Blake Russell, a performing artist in the city and curator for CHTF, agrees. “Last year was more experimental and diverse. This year there is a more intentional focus, a specific mission: ‘Re-routing your creative map.’ It sounds like language an institution would use, but we see artists from all over the city performing in neighborhoods they’ve never been to.”
This is a radical idea for viewing and sharing performing art.
Originally Irina Zadov was an audience member in Phillip Huang’s Home Theater Festival International when she lived in San Francisco. A year later, she provided a host home. The next year she mounted her own home-based spinoff. When she moved to Chicago, Zadov, says Russell, “didn’t have the resources to connect to the different performing arts of the city.” A few emails later, Russell came on board as CHTF’s curator and looked for ways to bridge performing and time-based arts with Chicago’s stronger, resource-rich visual arts scene.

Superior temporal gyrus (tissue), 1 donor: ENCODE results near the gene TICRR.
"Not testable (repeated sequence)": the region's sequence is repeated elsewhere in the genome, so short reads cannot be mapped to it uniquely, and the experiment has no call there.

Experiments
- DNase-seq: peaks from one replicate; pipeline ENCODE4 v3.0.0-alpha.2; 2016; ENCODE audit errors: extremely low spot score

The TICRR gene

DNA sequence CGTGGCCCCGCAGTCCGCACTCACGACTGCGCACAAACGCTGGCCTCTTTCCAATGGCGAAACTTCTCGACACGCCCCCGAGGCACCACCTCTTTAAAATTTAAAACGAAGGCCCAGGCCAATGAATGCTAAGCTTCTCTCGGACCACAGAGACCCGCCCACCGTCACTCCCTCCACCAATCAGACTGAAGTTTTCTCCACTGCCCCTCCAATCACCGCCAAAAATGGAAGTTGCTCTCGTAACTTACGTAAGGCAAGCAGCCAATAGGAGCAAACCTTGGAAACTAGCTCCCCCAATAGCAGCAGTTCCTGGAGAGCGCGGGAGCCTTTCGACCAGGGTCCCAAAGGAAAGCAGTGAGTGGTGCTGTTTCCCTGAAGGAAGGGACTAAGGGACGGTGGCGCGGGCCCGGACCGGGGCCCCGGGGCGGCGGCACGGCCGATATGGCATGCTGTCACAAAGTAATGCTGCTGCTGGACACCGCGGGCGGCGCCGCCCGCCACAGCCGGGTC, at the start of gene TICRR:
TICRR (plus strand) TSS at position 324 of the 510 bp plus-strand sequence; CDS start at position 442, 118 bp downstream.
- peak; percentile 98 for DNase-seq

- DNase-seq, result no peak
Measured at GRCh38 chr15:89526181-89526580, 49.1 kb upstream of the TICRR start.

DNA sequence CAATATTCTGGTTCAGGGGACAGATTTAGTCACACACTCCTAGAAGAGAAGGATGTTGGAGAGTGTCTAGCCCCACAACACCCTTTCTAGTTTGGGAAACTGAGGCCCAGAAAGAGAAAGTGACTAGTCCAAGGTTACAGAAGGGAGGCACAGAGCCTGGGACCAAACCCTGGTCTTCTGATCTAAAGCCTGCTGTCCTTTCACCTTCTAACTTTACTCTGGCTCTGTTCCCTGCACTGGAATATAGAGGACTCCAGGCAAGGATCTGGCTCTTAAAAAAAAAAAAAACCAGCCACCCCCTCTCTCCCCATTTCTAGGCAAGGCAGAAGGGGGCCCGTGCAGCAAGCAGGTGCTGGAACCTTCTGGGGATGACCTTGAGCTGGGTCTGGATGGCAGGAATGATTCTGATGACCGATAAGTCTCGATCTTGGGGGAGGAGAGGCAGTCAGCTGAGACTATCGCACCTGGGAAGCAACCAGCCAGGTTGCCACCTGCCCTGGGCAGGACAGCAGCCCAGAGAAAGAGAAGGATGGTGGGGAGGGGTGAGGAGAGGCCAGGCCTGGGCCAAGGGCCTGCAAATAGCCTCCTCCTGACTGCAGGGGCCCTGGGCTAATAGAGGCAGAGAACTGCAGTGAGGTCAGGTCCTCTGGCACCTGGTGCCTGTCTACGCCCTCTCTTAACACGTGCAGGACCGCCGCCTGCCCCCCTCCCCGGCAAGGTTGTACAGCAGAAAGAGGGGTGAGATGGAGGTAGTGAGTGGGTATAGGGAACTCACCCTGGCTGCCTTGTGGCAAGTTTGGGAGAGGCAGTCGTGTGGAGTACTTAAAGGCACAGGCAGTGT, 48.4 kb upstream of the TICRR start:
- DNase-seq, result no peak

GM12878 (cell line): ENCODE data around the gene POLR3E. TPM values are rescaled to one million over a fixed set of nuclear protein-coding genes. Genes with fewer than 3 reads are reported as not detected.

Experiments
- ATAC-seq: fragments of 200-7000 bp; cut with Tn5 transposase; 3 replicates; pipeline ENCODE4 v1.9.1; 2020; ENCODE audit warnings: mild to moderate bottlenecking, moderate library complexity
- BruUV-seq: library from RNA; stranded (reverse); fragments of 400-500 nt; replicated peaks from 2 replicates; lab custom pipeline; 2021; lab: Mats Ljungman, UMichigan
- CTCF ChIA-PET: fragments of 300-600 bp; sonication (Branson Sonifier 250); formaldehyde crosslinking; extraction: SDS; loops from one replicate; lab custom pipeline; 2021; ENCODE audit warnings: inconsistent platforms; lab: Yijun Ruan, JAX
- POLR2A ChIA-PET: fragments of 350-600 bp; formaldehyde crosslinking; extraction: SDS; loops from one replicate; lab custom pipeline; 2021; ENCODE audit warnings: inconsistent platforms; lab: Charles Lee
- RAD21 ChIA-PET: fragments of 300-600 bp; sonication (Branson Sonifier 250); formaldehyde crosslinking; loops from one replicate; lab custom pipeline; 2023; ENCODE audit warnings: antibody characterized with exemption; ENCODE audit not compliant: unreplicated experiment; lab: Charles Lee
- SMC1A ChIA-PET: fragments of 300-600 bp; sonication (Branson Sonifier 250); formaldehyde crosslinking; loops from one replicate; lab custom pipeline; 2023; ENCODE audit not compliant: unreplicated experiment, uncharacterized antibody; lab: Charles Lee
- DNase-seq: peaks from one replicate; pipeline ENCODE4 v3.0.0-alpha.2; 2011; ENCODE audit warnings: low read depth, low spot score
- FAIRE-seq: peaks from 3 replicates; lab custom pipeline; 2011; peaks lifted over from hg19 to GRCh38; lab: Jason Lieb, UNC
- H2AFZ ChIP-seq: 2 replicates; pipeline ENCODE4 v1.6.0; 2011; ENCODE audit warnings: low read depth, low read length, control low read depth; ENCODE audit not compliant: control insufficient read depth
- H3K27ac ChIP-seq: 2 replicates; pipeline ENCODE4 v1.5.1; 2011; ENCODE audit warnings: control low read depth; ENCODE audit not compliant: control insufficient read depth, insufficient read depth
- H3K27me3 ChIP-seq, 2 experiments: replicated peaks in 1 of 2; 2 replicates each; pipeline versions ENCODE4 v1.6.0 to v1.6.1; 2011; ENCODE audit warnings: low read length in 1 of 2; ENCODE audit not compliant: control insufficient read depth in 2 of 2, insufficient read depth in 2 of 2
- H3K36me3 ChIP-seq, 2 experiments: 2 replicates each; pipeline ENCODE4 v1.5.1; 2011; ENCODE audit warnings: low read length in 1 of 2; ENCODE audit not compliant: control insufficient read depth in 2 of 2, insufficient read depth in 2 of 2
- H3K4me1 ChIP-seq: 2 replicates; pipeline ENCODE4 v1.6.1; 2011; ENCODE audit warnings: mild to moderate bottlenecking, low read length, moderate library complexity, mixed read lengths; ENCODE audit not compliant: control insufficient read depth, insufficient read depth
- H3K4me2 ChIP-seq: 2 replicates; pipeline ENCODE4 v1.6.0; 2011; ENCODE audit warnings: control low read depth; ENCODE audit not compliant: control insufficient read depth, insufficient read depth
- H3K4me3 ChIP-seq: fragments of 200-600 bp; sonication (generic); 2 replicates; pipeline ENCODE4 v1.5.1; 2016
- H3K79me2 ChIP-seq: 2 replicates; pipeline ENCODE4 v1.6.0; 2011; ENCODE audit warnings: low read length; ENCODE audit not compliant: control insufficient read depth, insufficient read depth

Zadov was born in Belarus. She is a socially engaged artist, educator and organizer interested in creating a dialogue between diverse communities. While Russell and Lippard approach the Chicago Home Theater Festival from more aesthetic perspectives, Zadov brings a social justice priorities: collecting stories and creating space for artists from all disciplines to have shared cultural experiences.
“The first year,” according to Lippard, “was a spirit of complete collaboration. There was a radical sense of trust.”
In this second year, Lippard’s concern is to increase events and to align the venues and performances thematically.
“We wanted to double programming,” she says, “and focus on making site specific, responsive works of art where some kind of alchemical change would occur … audiences get to experience a conversation that a host is having through art.”
Surround yourself with people who are vastly different than you.
Zadov adds that “with the support of Propeller Fund, an expanded curatorial team and a lot more time to plan, things are much more organized and formalized. We work closely with the hosts.” Each night the festival presents multiple artists in the host home, and according to Zadov, this year the hosts participated in the curation of those artists.